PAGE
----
I’m always asked what I do about health care here in the Dominican Republic. It’s true that the national healthcare system, which basically provides free healthcare to Dominicans, leave a little to be desired. There are long waits and a general concern about the overall quality of care delivered by overworked medical staff.

But here on the North Coast, we are lucky to have private services that deliver quality care at an affordable price. In Sosua, the Cabarete Medical Clinic (CMC) is less than five minutes from Villa Samia. It was founded a few years ago by an Italian neurosurgeon (Roberto) and his family that have been in the country for many years. I personally have been very pleased with the care there, including treatment for the 5 broken ribs I sustained getting thrown from a horse, a minor discretionary surgery and basic medical exams. As with any medical institution, you do hear stories where the outcome was not so great, but in my mind, those are outweighed by my own personal experiences and other stories I know about first hand.

For example, a few years ago, a neighbor who had been in the country for more than 20 years (and still owns property here) learned that her nanny and housekeeper had been diagnosed with a brain tumor. Roberto coordinated all of the treatment, which required some trips to the capital for specialized medical tests, and pulled together a team to successfully perform this very complicated surgery. My neighbor funded the surgery, which ended up costing about $30,000 …

The other examples concern an employee of ours. Kelvin was in a motorcycle accident 14 years ago and had lots of metal in both legs. Five years ago, he was having problems with one leg, and by the time we knew about it, and rushed him up to the clinic, we learned that any further delays in surgically correcting this problem could cost him his leg, or worse, his life. The successful surgery to remove the metal was performed at a cost of about $1,500.

Last month, he was having problems with the other leg, a lot of pain and a swollen ankle. He chose to go to the national hospital in Puerto Plata, where they x-rayed his leg, sent him home with the films, and told him to come back in a week. After a week, they told him he would need to go to Santiago to take care of the problem. We asked why he didn’t want to go to CMC, and he stated it was because it was expensive. After we assured him that we would take care of the costs, he was happy to go there, speeding up the process and eliminating multiple trips to Santiago, a couple hours away.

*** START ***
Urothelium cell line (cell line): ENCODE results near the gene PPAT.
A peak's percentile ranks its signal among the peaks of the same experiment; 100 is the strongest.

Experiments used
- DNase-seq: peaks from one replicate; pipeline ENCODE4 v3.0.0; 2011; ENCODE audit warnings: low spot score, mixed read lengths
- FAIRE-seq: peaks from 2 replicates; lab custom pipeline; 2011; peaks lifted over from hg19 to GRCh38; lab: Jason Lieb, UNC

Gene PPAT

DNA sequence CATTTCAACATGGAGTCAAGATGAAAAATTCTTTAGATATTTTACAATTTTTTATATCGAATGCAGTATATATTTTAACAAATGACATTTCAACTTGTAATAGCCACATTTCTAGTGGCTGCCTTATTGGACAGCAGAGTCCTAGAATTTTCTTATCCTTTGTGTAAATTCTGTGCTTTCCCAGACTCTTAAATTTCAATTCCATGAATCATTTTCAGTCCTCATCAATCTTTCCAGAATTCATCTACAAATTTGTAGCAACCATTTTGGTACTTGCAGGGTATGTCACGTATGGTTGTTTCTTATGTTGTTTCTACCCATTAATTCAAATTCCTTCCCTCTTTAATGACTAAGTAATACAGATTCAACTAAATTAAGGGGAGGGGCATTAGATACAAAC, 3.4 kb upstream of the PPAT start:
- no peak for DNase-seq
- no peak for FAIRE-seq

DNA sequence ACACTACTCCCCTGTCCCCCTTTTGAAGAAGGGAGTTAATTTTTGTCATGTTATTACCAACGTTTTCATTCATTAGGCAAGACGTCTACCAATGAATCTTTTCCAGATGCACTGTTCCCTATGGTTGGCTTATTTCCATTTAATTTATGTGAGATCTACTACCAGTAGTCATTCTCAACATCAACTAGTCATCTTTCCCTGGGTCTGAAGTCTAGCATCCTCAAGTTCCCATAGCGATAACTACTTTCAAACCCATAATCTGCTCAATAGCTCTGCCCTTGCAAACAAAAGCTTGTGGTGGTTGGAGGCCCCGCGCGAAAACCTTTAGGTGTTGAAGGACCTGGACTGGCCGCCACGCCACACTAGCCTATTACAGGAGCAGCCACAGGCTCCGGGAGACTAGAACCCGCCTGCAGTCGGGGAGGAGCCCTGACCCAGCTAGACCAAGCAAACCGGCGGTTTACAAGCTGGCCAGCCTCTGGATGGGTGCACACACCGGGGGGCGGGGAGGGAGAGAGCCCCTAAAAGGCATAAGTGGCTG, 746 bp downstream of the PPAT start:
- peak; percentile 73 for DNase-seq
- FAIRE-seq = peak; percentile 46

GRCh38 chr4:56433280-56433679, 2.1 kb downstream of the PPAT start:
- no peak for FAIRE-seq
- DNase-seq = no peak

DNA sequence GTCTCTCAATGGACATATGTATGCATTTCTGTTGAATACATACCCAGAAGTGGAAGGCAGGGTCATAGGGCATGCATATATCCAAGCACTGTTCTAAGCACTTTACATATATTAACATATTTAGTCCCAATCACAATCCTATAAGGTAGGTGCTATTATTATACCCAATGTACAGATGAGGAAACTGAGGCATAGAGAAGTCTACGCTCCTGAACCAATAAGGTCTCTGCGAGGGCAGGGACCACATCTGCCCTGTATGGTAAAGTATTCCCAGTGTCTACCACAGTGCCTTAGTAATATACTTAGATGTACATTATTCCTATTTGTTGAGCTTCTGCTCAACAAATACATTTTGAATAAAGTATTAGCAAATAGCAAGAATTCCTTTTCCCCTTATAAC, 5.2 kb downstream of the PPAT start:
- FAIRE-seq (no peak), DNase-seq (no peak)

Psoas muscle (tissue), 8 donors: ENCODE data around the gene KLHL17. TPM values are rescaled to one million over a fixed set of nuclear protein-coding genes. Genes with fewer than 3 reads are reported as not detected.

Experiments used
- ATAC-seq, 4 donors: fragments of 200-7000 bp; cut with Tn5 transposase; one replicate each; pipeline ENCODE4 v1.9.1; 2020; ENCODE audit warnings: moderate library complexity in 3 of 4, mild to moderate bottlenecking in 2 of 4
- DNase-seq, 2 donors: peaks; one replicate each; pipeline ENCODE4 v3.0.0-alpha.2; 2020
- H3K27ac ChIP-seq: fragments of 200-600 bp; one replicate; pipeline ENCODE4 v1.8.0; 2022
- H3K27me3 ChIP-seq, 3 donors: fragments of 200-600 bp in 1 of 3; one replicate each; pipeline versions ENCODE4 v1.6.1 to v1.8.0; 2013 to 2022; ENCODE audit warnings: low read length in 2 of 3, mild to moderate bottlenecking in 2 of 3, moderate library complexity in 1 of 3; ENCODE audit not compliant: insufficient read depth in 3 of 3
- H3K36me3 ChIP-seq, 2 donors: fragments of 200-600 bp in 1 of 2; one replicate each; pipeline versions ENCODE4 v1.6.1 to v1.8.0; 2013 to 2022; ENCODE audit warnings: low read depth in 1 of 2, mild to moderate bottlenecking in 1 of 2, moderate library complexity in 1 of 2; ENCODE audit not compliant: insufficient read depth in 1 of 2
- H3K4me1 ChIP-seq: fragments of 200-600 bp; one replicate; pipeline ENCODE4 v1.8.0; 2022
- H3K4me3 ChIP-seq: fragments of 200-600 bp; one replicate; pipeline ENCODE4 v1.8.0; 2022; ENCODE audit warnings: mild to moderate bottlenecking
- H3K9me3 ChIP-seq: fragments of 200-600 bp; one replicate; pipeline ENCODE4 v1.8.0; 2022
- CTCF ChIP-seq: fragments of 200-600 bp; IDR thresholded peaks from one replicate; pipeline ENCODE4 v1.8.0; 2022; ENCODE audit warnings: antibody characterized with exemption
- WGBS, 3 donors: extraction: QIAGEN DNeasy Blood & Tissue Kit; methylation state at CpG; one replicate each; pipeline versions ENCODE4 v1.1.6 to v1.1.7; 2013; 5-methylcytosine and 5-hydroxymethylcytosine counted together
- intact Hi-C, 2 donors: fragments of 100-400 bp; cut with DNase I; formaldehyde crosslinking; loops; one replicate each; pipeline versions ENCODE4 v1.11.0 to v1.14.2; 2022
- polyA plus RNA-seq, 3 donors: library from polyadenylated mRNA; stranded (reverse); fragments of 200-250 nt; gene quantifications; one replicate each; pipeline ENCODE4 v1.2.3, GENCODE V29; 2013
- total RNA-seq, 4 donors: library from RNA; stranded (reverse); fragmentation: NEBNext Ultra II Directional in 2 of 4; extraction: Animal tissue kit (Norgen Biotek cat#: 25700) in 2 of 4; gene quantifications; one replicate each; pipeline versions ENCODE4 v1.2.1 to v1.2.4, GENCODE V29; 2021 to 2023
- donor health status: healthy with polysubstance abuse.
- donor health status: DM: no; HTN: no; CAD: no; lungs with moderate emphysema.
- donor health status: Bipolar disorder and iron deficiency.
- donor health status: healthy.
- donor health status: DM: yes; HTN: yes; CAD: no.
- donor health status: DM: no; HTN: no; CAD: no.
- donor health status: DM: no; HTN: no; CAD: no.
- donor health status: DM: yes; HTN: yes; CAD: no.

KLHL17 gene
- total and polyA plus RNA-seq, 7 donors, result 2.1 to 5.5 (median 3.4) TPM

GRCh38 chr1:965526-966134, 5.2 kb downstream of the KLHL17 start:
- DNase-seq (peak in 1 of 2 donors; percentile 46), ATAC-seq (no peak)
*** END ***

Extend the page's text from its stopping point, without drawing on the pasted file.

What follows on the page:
Because of infection, there was a delay in the surgery until the infection had been treated. Last week, he finally had the surgery. The metal in his leg (as he explained it, inside the bone!) had slipped and was putting pressure on his ankle. In a 5-hour surgery, they extracted the metal. He spent a night in the hospital, and two nights here at Casa Cary before he made the trek to his home in Sabaneta. It will be at least a month before he can walk on that leg. But as a result of the surgery, he now has no more metal in his body. As you can imagine, his family was very grateful for our assistance. This is how we choose to contribute to the country, on an individual basis, because we know exactly where the money goes and what it achieves.

Total cost for everything, including the surgery, hospital stay and medications? Just under $2,500. Of course, there will be some follow-up costs, but they will be minor. Kelvin is a loyal employee and is also going to school to improve himself. We were happy to help him get past this.

I guess my answer when people ask me about health care here is that the quality for most things is just as good as the U.S., but you can get things done quickly and affordably. It just demonstrates how broken the healthcare system in the U.S. is. How much do you think a 5-hour surgery in the U.S. would cost? I don’t even want to guess.